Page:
Now with additional réflexions from the day after.
If a person were forced to select Carl Robinson’s least appealing trait as a coach than that fellow could do worse than select his propensity to view the limitations of his squad as a safety net rather than a challenge to be overcome.
After the game on Wednesday Robinson was of the opinion that his team “went after” the away goal in Montreal which we can accurately describe as more than a slight gilding of the lily.
He also thought the team worked “extremely hard” which is basically covering the lily in molten gold until it crumples beneath the weight of its own sadness and withers and dies.
Robinson has never seen his team suffer a loss that couldn’t be put down to the lack of relative quality of the players he manages, or the travel or the squad rotation or something or something or something.
And he seems fine with that.
The post match shrugs and smiles befit the aura of a man comfortable in the knowledge that extracting more than the sum of said squad parts isn’t really within his remit.
And boy did we see that in full effect in the 1-0 loss to the Montreal Impact in the first leg of the Voyaguer’s Cup.
This time around it will no doubt be squad rotation that gets brought to the fore as the reason for yet another tepid display.
But here’s the thing.
If you’re going to keep rotating your first eleven then you’d better figure out a way to make that rotation work and not just use it as one more punchline at the end of another “You know me, I don’t make excuses but…” post game quote.
And sooner or later the coach is going to have to accept that the team needs somebody in front of the defence to protect them. Giving up goal after goal from the edge of the box isn’t a coincidence. It’s happens because the Whitecaps have nobody to close down the shooter because they’ve all either dropped too deep or haven’t tracked back.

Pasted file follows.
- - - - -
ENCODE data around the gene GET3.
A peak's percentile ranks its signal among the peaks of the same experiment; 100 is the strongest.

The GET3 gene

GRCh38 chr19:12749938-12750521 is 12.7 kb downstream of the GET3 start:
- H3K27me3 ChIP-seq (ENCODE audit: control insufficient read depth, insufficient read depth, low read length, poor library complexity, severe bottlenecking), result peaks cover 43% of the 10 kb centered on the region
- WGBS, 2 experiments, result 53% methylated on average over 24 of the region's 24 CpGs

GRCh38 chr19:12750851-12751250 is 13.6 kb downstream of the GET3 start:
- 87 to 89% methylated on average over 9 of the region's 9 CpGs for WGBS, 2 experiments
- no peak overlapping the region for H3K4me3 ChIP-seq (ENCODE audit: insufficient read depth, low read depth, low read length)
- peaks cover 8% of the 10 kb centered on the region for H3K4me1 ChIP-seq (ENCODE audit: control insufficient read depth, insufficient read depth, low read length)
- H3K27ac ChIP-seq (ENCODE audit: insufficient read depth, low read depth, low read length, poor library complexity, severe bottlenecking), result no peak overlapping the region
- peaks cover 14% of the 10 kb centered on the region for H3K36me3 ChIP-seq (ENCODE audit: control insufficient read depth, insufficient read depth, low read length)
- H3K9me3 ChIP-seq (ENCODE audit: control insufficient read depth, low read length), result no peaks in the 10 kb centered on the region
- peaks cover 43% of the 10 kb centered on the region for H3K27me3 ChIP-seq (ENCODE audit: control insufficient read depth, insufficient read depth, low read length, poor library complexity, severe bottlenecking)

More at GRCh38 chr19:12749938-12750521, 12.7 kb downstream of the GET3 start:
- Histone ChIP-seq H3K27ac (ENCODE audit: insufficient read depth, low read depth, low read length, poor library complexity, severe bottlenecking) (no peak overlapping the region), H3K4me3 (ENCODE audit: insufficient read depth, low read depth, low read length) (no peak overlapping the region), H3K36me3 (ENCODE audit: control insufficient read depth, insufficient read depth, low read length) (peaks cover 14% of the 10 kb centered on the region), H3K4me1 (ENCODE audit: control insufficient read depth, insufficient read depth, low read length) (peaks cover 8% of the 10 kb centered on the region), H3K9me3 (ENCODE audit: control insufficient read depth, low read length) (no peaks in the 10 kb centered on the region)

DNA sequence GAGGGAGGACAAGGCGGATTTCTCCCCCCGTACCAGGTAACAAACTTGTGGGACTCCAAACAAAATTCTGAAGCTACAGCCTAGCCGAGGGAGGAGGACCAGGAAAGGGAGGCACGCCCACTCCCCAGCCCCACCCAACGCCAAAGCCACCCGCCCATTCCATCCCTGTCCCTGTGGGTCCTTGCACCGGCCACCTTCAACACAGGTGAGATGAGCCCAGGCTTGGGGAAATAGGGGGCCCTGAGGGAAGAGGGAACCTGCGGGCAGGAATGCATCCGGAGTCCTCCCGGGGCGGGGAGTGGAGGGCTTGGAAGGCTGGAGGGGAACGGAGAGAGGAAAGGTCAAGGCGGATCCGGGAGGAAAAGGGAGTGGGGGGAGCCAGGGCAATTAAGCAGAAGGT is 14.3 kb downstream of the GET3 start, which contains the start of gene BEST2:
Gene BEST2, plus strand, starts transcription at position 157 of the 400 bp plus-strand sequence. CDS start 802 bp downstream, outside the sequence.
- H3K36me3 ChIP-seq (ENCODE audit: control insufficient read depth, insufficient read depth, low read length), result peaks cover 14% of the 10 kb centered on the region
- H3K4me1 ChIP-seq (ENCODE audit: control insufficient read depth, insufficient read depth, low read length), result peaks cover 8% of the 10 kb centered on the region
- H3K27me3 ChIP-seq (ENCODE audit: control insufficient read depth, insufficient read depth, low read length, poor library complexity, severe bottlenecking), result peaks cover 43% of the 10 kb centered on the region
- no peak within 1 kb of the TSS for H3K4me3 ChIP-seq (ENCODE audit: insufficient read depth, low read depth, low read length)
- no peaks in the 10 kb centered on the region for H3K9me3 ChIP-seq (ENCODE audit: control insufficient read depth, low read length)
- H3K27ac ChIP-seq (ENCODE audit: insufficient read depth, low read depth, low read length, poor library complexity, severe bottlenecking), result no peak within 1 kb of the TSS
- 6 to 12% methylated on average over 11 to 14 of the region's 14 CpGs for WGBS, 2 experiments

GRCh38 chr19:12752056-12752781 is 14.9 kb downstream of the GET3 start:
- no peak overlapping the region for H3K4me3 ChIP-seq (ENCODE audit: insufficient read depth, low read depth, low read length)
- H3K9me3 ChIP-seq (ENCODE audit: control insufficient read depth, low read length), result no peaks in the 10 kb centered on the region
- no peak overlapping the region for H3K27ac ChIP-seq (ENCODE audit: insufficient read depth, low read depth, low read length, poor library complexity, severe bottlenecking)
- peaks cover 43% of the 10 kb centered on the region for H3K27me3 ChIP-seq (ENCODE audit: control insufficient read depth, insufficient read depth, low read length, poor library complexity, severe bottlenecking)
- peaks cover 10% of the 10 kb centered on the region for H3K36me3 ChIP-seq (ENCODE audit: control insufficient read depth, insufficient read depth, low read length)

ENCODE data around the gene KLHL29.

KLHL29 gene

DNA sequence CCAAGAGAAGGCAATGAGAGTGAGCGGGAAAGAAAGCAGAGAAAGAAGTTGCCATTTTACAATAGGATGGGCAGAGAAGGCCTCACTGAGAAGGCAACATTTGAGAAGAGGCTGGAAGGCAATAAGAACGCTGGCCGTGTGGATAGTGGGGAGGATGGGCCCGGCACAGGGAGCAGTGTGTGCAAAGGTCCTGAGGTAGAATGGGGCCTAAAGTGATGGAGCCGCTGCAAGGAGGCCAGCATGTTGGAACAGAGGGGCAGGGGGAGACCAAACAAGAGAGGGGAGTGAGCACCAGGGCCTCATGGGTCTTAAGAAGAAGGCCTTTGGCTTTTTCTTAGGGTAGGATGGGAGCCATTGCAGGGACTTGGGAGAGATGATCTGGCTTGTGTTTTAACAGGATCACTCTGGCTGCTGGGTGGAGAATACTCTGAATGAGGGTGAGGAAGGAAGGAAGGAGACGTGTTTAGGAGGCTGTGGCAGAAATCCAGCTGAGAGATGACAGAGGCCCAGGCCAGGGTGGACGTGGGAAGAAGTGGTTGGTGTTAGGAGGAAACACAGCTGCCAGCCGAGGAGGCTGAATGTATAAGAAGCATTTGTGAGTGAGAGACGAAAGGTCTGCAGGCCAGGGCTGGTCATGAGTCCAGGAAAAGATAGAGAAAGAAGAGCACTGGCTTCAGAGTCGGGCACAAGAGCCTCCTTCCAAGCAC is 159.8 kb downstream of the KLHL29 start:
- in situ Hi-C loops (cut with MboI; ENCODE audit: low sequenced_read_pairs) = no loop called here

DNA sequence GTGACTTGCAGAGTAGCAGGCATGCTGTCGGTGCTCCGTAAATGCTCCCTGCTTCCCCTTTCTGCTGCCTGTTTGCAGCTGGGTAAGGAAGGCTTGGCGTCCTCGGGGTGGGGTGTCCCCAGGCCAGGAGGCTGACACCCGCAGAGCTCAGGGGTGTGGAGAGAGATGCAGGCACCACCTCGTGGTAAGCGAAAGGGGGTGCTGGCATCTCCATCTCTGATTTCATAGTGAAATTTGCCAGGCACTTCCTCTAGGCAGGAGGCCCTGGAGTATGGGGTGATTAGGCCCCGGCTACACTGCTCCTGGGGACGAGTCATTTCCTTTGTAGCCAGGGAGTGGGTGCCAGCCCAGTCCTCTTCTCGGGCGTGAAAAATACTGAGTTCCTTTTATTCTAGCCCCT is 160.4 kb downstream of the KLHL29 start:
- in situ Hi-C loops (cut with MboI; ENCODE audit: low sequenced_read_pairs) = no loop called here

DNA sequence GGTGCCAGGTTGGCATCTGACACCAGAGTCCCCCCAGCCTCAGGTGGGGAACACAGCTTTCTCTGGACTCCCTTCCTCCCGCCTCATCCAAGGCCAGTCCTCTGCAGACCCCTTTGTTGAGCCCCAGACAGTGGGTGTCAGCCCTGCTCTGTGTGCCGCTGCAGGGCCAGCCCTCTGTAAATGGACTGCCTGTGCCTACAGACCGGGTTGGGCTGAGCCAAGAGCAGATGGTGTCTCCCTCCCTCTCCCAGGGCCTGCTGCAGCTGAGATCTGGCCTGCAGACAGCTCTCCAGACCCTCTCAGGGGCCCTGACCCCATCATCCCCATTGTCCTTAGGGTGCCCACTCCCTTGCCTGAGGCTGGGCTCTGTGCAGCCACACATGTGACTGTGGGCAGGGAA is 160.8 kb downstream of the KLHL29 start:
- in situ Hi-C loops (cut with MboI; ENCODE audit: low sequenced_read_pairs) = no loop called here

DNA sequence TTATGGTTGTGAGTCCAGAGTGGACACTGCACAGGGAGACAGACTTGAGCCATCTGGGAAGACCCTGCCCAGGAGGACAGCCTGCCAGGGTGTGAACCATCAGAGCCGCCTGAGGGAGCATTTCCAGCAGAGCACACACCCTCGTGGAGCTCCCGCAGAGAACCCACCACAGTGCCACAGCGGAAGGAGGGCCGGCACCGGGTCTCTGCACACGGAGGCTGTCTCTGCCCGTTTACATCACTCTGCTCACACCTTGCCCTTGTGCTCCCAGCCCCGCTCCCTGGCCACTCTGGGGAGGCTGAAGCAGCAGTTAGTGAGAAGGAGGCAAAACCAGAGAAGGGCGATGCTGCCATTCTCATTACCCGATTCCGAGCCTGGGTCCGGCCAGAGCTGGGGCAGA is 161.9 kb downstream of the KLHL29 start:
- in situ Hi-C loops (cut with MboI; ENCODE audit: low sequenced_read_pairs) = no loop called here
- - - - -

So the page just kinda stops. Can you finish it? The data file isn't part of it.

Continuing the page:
As things stand Vancouver would be better off planting a fence post at the outer edge of the “D” to at least give opposition players some obstruction to think about before lining up a shot.
So what were the standout features from the loss?
Anthony Blondell seemed set on trolling those of us who have argued he deserves a decent run in the team by giving a display shot though with appalling first touches and decision-making.
Maybe he just needs more minutes? Maybe he’s run out of hope? Maybe he was just trying too hard?
Whatever the reason he was fortunate to even appear for the second half (although he didn’t improve at all).
You know who will never be accused of working too hard?
Yes, spot on.
Whatever we may think of Shea’s salary in Vancouver to see a senior player display that level of disinterest and sheer carelessness speaks volumes as to why the team consistently fail in the character stakes.
It wasn’t just Shea who played badly of course and by the end of the second half most Whitecaps fans were probably reduced to exclaiming “Oh, is he still on the field?” whenever one of their players touched the ball.
Robinson tried to turn the game around by bringing on Hurtado, Franklin and Ibini but to no avail and………….
Yes, the competition the club really, really care about was subjected to that level of tactical wizardry.
So it seems Robinson has thrown all his eggs into the playoff basket (probably because of an edict from on high?) so this Saturday’s game against Seattle gains even more importance than it did before.
The Sounders have been terrible for much of this season but they have shown the odd glimpse of life in recent weeks.
For those of us who already feel the post-season schedule is one that will be unencumbered by actual games of football for the Whitecaps it will be a game filled more with macabre curiosity than genuine hope.
But at least feeling macabre curiosity is better than the studied disinterest this team currently seems determined to engender into their fanbase.
In the end the Whitecaps were astonishingly lucky to escape with just a one goal defeat but let’s not pretend it was anything more than another nail to the heart of whatever hope any of us have of anything getting remotely better in either the short or long-term.
But why would it get better when the only net anybody seems genuinely interested in is that metaphorical safety net of just about acceptable mediocrity?
Time for the Soccer Shorts player ratings.
Marinovic-5.5*, Nerwinski-5, Maund-4.5, Ghazal-5, Levis-5, Teibert-4.5, Norman-4.5, Techera-3.5, Shea-3, Mezquida-5, Blondell-2.5